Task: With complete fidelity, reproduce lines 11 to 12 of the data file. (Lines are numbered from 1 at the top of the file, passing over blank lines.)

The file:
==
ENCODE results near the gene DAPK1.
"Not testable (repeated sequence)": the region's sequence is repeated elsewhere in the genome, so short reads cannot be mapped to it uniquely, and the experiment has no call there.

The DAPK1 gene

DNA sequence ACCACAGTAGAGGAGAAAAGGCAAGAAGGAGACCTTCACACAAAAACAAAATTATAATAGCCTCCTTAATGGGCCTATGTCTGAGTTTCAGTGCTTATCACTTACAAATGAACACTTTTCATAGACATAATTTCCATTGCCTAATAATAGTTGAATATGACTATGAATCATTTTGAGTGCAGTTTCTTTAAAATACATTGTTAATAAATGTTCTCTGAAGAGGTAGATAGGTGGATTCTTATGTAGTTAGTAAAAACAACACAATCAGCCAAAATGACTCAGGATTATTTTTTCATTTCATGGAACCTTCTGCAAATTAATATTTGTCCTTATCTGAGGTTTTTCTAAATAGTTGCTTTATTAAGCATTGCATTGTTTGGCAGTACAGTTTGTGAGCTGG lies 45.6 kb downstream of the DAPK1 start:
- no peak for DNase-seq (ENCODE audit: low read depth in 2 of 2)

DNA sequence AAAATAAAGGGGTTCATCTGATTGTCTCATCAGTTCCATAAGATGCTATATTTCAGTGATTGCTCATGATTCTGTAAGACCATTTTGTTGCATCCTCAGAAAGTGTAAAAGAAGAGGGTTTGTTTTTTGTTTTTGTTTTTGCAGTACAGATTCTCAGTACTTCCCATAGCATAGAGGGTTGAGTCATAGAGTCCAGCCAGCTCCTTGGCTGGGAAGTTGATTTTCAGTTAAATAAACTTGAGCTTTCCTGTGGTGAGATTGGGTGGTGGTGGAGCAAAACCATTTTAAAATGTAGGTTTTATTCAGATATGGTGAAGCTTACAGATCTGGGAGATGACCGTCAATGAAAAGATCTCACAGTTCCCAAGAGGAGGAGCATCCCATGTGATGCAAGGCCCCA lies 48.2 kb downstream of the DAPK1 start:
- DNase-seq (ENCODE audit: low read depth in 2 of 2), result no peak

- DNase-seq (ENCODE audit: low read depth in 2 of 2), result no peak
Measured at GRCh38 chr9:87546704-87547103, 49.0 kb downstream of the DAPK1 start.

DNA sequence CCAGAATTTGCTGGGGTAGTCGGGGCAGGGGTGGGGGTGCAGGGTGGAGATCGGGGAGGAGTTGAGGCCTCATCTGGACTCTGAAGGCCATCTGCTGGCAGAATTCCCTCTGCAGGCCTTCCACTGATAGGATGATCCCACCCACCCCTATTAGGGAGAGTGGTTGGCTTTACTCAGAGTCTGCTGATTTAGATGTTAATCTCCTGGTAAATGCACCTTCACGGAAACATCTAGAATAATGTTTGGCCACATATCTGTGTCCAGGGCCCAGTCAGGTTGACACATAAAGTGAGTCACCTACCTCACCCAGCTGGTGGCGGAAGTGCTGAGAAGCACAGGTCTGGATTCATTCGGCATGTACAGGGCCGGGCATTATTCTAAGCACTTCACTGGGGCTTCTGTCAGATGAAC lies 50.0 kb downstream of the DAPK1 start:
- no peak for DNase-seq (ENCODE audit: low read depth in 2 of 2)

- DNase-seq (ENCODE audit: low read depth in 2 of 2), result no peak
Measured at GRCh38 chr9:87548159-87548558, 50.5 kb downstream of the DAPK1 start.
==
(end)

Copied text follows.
- no peak for DNase-seq (ENCODE audit: low read depth in 2 of 2)

- DNase-seq (ENCODE audit: low read depth in 2 of 2), result no peak